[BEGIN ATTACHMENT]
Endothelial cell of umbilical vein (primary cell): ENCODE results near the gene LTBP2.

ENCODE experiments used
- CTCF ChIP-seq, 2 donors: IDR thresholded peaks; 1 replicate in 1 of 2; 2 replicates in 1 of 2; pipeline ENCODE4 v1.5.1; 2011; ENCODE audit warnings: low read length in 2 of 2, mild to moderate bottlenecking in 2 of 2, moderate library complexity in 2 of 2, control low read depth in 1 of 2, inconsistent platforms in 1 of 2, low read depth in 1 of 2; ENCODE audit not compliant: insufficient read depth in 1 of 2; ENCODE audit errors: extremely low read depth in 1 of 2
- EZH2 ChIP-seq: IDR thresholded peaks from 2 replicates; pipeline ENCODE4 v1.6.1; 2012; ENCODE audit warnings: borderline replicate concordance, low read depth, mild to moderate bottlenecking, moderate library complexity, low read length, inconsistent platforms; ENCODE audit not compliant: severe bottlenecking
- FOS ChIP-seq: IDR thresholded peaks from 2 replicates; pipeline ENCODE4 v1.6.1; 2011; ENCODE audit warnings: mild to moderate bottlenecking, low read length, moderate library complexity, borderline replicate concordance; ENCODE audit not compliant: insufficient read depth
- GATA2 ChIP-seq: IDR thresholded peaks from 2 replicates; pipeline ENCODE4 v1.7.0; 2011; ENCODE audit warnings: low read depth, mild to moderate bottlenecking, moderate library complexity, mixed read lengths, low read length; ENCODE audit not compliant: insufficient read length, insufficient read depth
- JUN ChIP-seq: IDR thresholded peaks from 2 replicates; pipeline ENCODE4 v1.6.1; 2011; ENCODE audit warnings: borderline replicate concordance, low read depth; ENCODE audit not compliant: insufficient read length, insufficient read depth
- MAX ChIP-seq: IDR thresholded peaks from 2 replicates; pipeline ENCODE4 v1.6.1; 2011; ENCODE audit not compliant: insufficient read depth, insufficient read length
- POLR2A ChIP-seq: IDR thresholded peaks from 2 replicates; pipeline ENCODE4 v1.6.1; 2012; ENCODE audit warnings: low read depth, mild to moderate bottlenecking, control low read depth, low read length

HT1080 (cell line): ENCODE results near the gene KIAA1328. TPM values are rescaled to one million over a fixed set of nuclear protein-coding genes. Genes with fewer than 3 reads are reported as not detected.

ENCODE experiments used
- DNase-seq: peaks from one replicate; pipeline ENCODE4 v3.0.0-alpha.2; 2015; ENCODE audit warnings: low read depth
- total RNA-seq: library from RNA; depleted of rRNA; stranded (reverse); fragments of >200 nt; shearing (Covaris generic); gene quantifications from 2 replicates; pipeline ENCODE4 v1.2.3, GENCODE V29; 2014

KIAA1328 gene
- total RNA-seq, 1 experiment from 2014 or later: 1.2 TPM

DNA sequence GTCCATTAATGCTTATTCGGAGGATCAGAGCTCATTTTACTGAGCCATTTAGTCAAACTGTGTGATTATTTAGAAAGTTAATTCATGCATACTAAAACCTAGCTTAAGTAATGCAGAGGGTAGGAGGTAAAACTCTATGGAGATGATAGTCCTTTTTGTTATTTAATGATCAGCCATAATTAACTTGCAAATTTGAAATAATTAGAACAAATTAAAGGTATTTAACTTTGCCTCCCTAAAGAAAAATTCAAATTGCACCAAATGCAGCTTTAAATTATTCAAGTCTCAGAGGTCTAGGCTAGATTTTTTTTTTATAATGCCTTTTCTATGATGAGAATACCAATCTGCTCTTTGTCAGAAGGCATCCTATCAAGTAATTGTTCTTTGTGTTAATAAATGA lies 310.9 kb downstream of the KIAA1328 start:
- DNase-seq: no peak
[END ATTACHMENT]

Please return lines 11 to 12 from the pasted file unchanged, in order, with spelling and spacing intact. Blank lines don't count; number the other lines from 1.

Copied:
ENCODE experiments used
- DNase-seq: peaks from one replicate; pipeline ENCODE4 v3.0.0-alpha.2; 2015; ENCODE audit warnings: low read depth